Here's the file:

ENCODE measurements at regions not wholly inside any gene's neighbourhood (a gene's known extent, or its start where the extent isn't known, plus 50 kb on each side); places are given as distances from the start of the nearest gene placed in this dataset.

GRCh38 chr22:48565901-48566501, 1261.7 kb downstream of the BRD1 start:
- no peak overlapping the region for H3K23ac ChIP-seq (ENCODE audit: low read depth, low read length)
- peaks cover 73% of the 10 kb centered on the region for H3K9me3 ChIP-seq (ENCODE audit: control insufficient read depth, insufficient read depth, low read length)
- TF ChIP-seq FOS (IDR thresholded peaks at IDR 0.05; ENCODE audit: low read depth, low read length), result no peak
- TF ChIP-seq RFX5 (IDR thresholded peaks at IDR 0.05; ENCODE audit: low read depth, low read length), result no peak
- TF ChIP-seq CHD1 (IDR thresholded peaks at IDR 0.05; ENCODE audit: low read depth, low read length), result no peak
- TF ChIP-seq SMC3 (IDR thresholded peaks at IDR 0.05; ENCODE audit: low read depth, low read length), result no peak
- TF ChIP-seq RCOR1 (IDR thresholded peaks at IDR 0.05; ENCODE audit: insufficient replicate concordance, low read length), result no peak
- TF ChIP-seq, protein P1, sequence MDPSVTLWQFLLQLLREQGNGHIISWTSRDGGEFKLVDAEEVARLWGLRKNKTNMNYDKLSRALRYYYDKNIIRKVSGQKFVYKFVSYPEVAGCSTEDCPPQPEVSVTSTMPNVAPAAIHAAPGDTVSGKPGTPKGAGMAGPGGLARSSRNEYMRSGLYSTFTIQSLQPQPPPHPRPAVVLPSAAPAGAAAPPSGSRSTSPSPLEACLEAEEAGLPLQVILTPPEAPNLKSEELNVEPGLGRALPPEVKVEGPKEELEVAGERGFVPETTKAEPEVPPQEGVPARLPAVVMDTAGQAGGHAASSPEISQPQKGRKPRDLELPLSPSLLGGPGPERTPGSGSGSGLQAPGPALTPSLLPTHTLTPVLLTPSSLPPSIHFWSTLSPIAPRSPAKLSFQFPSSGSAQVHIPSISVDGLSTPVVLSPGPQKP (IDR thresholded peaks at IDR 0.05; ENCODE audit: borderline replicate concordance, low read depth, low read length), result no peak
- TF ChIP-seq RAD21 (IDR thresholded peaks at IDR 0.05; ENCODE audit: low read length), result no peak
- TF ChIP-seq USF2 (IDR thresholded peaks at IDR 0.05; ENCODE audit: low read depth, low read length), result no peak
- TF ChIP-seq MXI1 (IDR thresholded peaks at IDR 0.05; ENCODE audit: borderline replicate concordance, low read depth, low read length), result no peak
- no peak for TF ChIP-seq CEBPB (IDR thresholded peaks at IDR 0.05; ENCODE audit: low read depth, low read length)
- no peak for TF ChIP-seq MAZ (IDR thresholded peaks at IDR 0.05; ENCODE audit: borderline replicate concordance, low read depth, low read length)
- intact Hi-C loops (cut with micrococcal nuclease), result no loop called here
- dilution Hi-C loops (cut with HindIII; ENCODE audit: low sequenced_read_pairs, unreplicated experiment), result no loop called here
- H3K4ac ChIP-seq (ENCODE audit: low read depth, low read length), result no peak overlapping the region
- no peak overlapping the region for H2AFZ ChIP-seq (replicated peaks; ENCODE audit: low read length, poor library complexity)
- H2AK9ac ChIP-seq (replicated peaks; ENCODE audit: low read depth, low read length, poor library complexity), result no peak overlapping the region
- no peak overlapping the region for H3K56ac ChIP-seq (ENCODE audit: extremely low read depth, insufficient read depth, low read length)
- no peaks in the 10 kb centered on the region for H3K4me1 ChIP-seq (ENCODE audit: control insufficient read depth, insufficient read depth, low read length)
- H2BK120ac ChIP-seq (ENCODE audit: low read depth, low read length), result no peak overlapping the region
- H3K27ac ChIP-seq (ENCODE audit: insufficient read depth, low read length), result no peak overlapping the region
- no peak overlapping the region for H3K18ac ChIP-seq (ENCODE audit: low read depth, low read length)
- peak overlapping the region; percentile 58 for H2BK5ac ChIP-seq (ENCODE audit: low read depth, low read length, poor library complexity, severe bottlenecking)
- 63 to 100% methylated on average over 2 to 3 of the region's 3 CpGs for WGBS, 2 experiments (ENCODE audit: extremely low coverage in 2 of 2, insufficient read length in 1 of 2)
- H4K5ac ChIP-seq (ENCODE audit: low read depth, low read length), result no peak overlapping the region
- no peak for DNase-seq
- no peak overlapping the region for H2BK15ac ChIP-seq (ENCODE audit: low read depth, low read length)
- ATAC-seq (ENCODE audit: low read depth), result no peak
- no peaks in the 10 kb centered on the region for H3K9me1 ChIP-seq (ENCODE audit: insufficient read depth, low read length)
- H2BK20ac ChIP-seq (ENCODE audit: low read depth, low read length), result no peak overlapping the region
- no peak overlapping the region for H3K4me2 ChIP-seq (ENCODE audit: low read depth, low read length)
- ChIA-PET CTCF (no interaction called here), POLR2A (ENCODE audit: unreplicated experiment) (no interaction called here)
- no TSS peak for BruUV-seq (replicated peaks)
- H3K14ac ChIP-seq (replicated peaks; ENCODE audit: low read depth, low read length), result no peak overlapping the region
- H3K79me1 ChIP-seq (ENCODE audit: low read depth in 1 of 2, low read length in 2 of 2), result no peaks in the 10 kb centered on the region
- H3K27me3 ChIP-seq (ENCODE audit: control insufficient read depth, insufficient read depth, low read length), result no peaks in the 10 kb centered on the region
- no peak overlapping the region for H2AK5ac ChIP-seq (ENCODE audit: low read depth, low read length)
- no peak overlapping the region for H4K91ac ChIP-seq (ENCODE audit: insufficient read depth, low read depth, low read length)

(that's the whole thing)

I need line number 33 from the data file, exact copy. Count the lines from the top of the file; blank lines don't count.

- H2BK20ac ChIP-seq (ENCODE audit: low read depth, low read length), result no peak overlapping the region